“We are definitely settling into a one-day-at-a-time and a bit of a long haul, but I am hopeful for a full recovery and can’t wait to get up in the air again and do a little more sightseeing. I will fly carefully in the future. I’m not scared of it, which is funny.”

Perhaps that is because he mostly, but not fully, understands what happened him. The conditions for flying were perfect that day. His friend, Kyle Richmond, took off from an overlook along the Old Spiral Highway. Anglen followed and was working to catch a thermal when the accident happened, likely caused, he said, by a mistake he made.

“The simple version of the story is, I stalled my left wing tip when I was too close to the ground to recover it. I went into what is known as a negative spin,” he said. “Imagine you were falling backwards and spinning, like a real bad fair ride. Just imagine a real bad fair ride.”

Although he is a conservative pilot, it was not the first time that had happened. He’s well versed in the maneuvers needed to recover from such an occurrence and worked to do so. But his closeness to the ground — he was about 75 feet in the air — made it more complicated. He had to time his maneuver so the paraglider would whisk him away from the hillside when it inflated.

“I mistimed that move,” he said, and slammed into the hill at about 30 mph.

Anglen was conscious and hailed Richmond via radio.

“Buddy, I’m broken,” he said.

Again, people were quick to give him aid and comfort. Laying in pain, he freed himself from his harness. Soon, Michelle Baker of Lewiston who witnessed the crash showed up, made sure he didn’t move and called for help. Another witness to the crash, Jim Wilson, arrived moments later.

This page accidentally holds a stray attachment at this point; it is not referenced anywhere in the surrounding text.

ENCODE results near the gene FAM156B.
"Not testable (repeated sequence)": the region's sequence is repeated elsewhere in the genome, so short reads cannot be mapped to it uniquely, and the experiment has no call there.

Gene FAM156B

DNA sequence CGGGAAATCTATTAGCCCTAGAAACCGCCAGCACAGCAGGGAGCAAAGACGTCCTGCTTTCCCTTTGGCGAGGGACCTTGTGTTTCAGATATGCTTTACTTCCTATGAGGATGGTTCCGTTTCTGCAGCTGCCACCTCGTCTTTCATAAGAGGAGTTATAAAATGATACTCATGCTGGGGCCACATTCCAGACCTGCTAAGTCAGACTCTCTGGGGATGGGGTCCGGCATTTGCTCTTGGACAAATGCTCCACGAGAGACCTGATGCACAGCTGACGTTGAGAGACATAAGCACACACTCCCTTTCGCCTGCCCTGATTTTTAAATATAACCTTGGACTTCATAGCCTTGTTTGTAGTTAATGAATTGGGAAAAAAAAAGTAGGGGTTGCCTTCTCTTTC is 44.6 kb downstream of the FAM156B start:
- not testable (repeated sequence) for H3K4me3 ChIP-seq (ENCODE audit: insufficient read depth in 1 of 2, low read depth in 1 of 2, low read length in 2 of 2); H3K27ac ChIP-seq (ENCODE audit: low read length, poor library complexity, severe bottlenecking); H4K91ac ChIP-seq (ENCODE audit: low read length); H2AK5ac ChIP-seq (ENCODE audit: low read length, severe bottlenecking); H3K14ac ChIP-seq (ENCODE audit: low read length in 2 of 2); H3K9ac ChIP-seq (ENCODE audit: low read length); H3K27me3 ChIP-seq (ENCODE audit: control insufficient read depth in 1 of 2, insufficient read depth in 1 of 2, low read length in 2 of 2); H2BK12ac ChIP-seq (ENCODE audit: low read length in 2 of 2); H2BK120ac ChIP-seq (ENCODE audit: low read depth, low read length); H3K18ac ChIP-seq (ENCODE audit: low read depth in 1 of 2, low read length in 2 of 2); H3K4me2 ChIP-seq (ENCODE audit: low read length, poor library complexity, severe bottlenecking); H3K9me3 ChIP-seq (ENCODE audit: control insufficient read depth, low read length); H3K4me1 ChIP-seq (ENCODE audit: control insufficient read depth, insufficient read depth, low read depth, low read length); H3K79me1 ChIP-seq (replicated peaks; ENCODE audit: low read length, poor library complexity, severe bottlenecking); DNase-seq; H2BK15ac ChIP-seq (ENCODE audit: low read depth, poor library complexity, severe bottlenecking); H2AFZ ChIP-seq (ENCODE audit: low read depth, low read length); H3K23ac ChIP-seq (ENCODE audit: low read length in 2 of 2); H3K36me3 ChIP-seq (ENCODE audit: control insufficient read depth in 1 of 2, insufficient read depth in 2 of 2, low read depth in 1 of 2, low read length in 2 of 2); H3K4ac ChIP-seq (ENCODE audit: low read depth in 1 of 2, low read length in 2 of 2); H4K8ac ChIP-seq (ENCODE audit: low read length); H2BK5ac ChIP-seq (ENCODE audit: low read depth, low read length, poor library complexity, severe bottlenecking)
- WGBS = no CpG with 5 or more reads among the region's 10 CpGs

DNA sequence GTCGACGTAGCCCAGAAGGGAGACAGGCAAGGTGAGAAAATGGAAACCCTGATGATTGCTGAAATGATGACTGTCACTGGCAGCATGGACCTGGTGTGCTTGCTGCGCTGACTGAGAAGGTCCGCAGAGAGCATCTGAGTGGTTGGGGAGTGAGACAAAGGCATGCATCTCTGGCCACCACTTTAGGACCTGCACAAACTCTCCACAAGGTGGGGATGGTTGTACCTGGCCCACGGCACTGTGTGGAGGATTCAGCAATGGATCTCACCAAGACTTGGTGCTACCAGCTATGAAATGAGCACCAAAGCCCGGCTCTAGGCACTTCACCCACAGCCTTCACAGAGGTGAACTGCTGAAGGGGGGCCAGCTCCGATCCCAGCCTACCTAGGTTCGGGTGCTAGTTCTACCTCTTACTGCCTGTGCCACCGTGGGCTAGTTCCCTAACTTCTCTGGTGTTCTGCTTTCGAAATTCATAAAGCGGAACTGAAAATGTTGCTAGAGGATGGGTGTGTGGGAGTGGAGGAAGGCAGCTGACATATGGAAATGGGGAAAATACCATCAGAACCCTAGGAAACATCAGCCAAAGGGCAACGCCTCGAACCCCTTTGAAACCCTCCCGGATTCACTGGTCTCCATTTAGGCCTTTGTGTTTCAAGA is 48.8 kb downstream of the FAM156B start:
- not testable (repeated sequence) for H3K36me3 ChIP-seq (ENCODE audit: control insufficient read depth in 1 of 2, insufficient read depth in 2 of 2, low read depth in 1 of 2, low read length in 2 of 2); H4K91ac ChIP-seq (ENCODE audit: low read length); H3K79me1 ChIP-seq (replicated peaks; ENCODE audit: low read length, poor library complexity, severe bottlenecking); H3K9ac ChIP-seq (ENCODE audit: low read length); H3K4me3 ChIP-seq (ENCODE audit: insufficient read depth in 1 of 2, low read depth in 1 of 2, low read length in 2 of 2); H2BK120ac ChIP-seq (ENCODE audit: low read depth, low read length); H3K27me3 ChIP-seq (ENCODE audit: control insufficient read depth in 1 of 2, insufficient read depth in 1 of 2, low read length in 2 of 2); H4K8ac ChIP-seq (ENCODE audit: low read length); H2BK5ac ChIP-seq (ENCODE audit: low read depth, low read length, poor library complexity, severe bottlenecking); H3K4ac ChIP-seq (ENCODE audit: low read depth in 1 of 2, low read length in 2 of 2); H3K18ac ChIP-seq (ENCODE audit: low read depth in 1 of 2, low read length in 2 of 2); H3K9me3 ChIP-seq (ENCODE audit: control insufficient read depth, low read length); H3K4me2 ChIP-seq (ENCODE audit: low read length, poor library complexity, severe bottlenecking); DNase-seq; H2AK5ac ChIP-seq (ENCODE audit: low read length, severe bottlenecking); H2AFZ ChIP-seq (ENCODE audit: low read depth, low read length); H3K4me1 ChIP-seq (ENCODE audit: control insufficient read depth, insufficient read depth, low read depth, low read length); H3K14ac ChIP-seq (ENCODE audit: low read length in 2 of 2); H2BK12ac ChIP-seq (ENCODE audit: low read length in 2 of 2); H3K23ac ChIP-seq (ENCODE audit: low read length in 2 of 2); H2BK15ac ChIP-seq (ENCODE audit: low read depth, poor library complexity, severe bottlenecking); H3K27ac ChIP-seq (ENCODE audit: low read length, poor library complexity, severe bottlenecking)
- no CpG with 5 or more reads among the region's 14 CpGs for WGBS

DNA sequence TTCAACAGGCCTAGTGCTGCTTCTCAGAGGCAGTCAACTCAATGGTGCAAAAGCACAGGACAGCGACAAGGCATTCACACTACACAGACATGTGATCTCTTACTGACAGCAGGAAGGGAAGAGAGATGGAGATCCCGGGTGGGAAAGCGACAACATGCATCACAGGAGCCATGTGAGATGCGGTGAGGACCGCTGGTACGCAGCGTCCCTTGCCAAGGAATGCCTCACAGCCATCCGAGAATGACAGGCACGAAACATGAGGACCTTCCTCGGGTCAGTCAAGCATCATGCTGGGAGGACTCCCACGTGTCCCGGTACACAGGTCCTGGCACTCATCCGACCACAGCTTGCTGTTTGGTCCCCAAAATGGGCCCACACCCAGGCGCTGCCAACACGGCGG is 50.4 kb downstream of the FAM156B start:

“He said ‘Can I pray for you,’ and I said ‘Yes.’ There was an experience. It was as if in this moment I was so broken and in so much pain and he, in prayer, reached out for peace and comfort and asked the Lord if he would give these things to me. He literally spoke life into me when I wasn’t able to myself.”

Richmond was able to land his paraglider and get to the crash site as well. He called Krista Anglen, and Nathan was able to speak to her.

“Oh man, that is not the kind of phone call you want to receive, especially having five little kids at home,” she said. “He was able to squeak out a couple of words ‘Sweetheart, I’m very broken.’ He always had a sense of humor, and that has definitely not left him. It was good to hear his voice, but he didn’t quite know what was going on.”

“Thankfully, Kyle’s wife was here with me,” Krista Anglen said. “She stayed and watched my kids and I was able to head down the hill and be with him.”

She supports her husband’s desire to fly in the future.

“I’m definitely not scared away,” she said. “I think flying is something that just brings him to his full life; it’s one of those things that is just refreshing. I feel like he was born to fly, and I’m not opposed to it.”

Anglen also has praise for the first responders who rescued him, and for the doctors, nurses and therapists who have helped him since.

“I have some hugs to give out,” he said. “I’m going to track some people down and say some pretty big thank-yous.”